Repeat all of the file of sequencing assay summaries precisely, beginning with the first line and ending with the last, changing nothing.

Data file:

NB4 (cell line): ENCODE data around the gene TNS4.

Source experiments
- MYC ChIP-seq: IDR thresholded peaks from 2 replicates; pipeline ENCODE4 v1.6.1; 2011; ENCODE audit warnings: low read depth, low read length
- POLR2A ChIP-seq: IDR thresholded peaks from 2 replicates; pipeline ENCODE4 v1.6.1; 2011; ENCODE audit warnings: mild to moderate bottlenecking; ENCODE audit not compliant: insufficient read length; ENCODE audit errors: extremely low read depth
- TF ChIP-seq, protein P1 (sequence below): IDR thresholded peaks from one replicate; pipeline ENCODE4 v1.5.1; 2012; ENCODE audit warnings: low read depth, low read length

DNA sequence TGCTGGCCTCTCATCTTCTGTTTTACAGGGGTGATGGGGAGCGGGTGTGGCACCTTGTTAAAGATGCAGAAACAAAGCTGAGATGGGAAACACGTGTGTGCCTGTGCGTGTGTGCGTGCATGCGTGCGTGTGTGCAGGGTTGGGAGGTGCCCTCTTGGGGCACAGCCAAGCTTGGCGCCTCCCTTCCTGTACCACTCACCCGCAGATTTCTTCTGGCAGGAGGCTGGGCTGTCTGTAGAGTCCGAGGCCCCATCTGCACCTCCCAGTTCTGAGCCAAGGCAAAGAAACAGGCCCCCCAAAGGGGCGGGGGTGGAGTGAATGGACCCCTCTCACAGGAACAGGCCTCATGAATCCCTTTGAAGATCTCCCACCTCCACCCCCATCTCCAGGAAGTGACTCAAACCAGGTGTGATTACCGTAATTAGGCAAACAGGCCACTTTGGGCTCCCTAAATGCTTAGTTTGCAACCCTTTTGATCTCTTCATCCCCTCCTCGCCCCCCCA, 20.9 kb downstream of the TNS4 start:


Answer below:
NB4 (cell line): ENCODE data around the gene TNS4.

Source experiments
- MYC ChIP-seq: IDR thresholded peaks from 2 replicates; pipeline ENCODE4 v1.6.1; 2011; ENCODE audit warnings: low read depth, low read length
- POLR2A ChIP-seq: IDR thresholded peaks from 2 replicates; pipeline ENCODE4 v1.6.1; 2011; ENCODE audit warnings: mild to moderate bottlenecking; ENCODE audit not compliant: insufficient read length; ENCODE audit errors: extremely low read depth
- TF ChIP-seq, protein P1 (sequence below): IDR thresholded peaks from one replicate; pipeline ENCODE4 v1.5.1; 2012; ENCODE audit warnings: low read depth, low read length

DNA sequence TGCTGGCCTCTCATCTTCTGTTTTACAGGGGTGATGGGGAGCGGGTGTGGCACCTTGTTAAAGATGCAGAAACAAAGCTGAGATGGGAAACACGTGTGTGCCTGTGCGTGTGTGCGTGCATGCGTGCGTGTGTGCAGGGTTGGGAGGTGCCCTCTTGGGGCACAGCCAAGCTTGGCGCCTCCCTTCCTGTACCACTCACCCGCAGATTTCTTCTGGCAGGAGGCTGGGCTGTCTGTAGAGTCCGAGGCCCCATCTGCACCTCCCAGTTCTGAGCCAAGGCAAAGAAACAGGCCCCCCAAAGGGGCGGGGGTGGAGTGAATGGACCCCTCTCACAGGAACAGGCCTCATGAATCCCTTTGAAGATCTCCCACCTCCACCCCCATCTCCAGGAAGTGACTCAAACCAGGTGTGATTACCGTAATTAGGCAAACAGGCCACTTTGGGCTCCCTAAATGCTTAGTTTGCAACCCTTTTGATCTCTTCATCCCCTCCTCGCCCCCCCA, 20.9 kb downstream of the TNS4 start: